NUDE. COFFEE & WINE BAR BY FORM BUREAU
Nude. Coffee & Wine Bar is a small family establishment located in a 1930s residential building in Moscow. In 2104 Russian architecture studio Form Bureau refurbished this place and gave it a new look.
The first thing that strikes the eye in this interior is the materials of the walls. Architects decided to partially chip away multiple layers of plaster and paint to reveal the original bricks, to expose all the beautifully aged textures and colors that were hidden beneath. Designers used simple and rough materials such as concrete and wood were introduced for the furniture, together with small brass accents and a stark black-and-white pattern on the floor. Together they complete the space.
The space of this coffee & Wine Bar is divided into few parts: an open kitchen and dining area. They are separated with a large bar top acting as an intermediary, at which visitors can eat and follow the cooking process. Nude sits about 30 people. Storage space hidden in the center of the kitchen is used as a menu display board that connects to the bar top by the construction of steel and safety glass. The glass allows natural light into the back of the kitchen. In the dining area, there is a massive wooden bench and marble tables, tall tables next to the wine rack, and the bar top that is comfortable enough for a quick glass of wine, as well as a slow lunch. A large concrete table in the center of the room ties the space together. The interior is completed with elements of Scandinavian designers such as &Tradition, Rubin, and Massproductions. One more important element in the interior is the wine rack, which takes over a large floor to ceiling space next to the entrance and becomes part of the entry airlock. This is a metal grid construction in which wine bottles rest on leather belts.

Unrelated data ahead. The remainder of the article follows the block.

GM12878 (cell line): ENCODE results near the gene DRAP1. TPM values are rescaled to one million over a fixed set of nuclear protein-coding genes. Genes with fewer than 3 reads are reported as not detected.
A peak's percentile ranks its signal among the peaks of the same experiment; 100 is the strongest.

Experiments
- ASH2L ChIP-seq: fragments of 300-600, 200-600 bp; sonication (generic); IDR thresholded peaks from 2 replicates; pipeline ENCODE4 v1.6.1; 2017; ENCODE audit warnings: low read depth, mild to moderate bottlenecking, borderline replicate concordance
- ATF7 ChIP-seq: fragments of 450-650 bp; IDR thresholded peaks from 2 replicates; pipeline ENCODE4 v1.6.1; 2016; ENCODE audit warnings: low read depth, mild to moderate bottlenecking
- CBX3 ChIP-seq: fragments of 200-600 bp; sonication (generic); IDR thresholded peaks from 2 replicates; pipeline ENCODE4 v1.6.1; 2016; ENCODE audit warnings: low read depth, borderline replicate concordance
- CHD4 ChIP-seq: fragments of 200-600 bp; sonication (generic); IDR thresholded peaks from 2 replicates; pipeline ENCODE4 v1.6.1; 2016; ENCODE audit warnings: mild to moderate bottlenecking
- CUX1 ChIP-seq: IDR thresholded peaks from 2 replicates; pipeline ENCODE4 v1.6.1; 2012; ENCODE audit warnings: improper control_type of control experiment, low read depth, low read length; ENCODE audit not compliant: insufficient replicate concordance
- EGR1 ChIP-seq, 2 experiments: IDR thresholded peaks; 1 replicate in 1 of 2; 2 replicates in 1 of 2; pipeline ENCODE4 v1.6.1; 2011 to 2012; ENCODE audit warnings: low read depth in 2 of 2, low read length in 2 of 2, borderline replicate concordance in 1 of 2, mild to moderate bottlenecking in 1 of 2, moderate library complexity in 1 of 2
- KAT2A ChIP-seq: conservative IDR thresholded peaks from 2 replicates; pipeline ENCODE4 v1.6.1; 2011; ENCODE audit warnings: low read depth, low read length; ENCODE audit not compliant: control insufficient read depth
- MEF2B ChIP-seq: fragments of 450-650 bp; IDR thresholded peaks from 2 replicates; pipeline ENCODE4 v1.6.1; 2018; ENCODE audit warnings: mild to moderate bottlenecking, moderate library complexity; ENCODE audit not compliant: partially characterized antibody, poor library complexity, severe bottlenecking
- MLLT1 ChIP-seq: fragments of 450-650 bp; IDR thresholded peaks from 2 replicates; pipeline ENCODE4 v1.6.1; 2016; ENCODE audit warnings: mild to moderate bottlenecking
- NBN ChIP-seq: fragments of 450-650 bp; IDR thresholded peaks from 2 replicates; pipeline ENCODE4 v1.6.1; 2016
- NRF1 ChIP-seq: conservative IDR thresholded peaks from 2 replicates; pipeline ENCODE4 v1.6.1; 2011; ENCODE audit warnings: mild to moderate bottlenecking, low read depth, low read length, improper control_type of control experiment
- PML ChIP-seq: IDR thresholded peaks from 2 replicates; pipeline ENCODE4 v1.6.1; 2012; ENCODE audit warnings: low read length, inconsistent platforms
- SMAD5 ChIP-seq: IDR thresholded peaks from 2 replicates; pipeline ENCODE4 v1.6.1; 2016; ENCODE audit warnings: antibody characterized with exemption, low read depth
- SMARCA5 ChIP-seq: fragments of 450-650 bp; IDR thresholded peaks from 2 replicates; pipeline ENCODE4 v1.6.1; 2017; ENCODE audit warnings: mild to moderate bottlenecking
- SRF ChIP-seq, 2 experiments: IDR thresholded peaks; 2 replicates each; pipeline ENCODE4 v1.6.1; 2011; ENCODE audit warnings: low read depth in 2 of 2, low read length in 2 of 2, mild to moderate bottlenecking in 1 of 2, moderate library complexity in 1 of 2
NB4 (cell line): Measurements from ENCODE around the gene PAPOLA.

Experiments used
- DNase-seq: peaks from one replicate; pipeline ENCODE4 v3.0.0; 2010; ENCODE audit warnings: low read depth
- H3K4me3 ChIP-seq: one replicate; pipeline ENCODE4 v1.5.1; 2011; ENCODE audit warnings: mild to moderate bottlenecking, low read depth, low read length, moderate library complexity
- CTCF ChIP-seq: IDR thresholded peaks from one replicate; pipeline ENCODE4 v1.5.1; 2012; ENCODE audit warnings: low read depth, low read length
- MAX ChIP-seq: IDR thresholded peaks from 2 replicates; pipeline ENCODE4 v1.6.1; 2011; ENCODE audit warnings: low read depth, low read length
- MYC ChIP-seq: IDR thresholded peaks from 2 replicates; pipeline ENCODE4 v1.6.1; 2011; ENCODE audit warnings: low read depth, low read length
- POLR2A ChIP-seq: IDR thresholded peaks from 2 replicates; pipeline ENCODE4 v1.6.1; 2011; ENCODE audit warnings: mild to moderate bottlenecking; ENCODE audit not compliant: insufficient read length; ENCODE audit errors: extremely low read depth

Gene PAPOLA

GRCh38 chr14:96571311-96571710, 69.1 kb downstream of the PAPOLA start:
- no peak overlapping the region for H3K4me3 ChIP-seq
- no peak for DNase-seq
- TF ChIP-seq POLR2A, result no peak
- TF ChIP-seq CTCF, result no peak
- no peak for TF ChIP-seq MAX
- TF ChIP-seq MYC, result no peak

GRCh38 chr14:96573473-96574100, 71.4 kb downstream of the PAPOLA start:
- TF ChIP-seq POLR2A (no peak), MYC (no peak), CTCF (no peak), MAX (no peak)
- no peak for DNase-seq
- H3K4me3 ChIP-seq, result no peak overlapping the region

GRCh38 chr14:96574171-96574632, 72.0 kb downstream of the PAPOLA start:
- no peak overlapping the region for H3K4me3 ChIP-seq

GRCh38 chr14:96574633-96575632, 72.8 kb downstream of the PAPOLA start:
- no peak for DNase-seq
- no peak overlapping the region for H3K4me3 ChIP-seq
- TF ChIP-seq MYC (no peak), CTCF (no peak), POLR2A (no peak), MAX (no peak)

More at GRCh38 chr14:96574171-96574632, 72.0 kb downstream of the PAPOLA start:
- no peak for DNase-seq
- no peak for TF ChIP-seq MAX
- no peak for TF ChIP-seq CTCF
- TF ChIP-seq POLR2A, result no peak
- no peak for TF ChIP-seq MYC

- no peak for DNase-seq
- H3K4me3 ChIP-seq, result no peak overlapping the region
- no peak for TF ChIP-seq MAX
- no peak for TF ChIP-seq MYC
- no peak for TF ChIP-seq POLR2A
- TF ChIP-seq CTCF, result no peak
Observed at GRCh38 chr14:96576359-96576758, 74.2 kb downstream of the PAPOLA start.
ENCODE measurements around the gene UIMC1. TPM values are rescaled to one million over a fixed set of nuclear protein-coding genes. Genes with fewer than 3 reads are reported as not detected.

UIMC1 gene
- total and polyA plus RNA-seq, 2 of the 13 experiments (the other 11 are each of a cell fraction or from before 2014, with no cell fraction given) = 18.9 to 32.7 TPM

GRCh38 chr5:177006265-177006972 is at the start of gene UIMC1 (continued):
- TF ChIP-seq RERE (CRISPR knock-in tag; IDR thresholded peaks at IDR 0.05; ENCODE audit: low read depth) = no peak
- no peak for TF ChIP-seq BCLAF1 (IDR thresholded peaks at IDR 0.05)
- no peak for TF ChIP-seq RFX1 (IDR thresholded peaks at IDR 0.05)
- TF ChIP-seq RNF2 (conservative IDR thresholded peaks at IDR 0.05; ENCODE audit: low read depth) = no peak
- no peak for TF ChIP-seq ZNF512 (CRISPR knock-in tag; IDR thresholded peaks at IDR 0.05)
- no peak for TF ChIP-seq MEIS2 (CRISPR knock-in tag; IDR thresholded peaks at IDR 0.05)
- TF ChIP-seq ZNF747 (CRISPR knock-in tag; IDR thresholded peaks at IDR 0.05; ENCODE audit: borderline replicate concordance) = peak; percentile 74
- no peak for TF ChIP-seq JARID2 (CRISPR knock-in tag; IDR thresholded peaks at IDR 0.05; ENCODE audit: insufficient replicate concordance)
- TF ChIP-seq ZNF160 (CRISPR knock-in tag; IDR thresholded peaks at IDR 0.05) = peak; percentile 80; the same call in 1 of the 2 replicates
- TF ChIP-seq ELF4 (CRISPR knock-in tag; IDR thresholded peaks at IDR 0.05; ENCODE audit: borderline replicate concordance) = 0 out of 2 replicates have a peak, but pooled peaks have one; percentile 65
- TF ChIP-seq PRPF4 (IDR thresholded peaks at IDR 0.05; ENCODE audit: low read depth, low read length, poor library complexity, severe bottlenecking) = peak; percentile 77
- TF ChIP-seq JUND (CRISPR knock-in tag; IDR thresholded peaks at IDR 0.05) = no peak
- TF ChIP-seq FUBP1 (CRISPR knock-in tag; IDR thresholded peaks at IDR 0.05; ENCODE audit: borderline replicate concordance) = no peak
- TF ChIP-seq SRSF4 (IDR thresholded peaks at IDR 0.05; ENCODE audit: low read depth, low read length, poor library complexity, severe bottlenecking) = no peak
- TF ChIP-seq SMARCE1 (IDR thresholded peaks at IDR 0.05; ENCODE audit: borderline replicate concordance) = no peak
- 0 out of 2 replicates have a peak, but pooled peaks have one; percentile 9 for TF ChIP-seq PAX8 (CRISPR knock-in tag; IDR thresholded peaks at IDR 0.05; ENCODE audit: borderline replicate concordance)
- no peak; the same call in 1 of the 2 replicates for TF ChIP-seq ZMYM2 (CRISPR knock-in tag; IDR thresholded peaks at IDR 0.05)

This attractive interior is a great example of how old materials and modern design elements can complete the same space and maybe even create new trends…
Architects: Form Bureau
Location: Moscow, Russia
Project Year: 2014
Photography by Asya Baranova | asyabaranova.tumblr.com